Beyond this middle-of-the-night expansion, however, the message from the news divisions is “Honey, I Shrunk the Kids.”

At a time when the demands for news coverage are growing, network news resources are shriveling. According to industry sources, the ABC News roster now totals about 1,100--down 100 from the end of 1990, about the same number of positions that NBC and CBS each cut this year in trimming their staffs to the present 950. These near-10% reductions in personnel for 1991 came on the heels of previous cutbacks.

People weren’t the only thing to go. ABC now has nine foreign bureaus after closing its Hong Kong, Rome and Frankfurt, Germany, bureaus in 1991, and eight U.S. bureaus after dropping St. Louis and Boston. CBS closed its Hong Kong bureau and now has seven foreign bureaus; its domestic bureaus dropped to six after it closed its Chicago bureau (although it continues to maintain a correspondent and producer there). CBS had closed its Denver bureau in 1990.


NBC closed its Frankfurt and Budapest, Hungary, bureaus in the last year, leaving it 11 foreign bureaus, including one in Barcelona, Spain, that is expected to be shut down after the 1992 Summer Olympics are shown on NBC. “World hot spots change, and you move your people where you think they are needed,” said an NBC spokeswoman, who added that the network’s Budapest bureau was a temporary one specifically established in response to political upheaval in Eastern Europe.

Domestically, NBC now has seven bureaus, after 1991 closures in New York, Miami and San Francisco, which the network had described as a “satellite office.” Personnel from the New York bureau were folded into the division’s New York headquarters, the spokeswoman said.

NBC’s news division appears to be in the most peril, as the network has projected shocking losses of $60 million to $70 million for 1991 and continues to plod on under a cloud of rumors that General Electric has it up for sale. To partially neutralize its personnel drain, NBC has already begun sharing news gathering with its owned-and-operated stations; Keith Morrison and Bill Lagatutta of KNBC Channel 4 in Los Angeles are among 10 correspondents doing occasional double duty between their local stations and the network.

In fact, all three networks have begun relying more on their local stations everywhere for breaking stories, often replacing the local voices with those of network correspondents in New York, as if a network voice alone enhanced the quality of the story.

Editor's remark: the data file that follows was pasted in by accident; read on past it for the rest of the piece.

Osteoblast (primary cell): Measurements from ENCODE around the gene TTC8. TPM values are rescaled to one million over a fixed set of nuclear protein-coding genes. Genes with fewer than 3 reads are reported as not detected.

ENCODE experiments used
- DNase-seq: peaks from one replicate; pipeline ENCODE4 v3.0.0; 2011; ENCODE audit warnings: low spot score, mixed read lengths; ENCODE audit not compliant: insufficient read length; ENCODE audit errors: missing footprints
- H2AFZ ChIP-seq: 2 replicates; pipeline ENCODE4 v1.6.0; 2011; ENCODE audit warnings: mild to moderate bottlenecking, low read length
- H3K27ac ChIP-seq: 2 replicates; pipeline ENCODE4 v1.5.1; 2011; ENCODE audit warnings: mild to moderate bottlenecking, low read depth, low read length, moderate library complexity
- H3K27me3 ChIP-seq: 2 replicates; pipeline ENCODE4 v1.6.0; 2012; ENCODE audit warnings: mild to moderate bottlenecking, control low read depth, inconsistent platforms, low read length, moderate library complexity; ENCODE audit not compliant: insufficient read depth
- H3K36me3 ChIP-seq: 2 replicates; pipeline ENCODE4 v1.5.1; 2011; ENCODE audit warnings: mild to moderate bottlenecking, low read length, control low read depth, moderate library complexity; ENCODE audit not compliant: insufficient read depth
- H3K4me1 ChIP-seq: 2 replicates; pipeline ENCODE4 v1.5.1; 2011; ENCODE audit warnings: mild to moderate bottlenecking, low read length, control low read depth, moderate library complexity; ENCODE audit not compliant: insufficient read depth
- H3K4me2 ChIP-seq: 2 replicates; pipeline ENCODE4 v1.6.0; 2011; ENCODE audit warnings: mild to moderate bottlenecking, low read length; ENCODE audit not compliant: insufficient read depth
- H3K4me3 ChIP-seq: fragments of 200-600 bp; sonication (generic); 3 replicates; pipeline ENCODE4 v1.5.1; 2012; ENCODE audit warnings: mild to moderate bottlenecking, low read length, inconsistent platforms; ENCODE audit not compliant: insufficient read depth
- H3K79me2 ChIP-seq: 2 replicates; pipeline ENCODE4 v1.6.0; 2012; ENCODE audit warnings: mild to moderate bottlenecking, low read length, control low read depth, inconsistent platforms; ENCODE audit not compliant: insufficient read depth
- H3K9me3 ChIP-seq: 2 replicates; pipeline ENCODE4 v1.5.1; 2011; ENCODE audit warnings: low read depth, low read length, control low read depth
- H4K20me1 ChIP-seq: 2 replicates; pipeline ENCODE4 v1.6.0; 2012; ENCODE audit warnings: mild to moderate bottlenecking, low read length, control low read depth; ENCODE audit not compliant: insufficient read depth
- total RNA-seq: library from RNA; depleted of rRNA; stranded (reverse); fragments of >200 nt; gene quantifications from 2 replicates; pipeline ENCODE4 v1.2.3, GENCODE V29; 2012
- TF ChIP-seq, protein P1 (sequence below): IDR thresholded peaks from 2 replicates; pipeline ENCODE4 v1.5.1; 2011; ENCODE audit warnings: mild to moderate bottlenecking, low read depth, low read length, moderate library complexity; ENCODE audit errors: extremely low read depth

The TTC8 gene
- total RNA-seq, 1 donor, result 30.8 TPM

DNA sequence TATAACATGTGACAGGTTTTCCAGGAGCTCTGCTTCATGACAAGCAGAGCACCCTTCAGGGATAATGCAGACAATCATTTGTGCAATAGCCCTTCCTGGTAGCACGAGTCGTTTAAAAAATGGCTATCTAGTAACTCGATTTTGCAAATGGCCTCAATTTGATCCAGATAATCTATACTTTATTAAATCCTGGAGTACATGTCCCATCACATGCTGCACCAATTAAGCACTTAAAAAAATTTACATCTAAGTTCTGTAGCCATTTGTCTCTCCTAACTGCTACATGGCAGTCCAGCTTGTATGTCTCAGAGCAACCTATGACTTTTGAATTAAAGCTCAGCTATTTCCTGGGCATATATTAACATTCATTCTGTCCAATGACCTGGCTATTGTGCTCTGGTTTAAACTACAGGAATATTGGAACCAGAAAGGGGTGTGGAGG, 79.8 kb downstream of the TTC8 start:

Given their bleak state of affairs, it’s no sure thing that any of the network news divisions would now have the inclination, to say nothing of the resources, to again mobilize for a momentous international story and continue to cover it on an ongoing basis.

Well, you ask, who needs them with good old CNN around to blanket the globe? The nation needs them. To say that one national TV news source is sufficient is like saying that the only paper Los Angeles needs is this one, or that the New York Times renders all other New York newspapers redundant. On the contrary, the more news sources the better.

This is not a time for optimism, however. Although the future of the news divisions remains a question mark, continued withering seems a good bet, and slow, agonizing death remains a possibility. It’s not pleasant envisioning their traditional hard-news roles being even partially usurped by local stations, too many of which regard journalism the way dogs do fireplugs.

But does the public care? Do the TV babies reared on local newscasts that chip away at news with entertainment really care that they’re being amused more than they’re being informed? Do viewers increasingly exposed to tabloid programs and tabloid components within news programs really care about anything beyond funny anchors, funny weathercasters and funny sportscasters? Anything beyond Tom and Roseanne or Donald and Ivana?


When the Dallas Times Herald folded recently, one of its reporters wondered on TV if anyone were reading anymore. The bigger question, as you ponder the state of TV news, is whether anyone is even thinking anymore.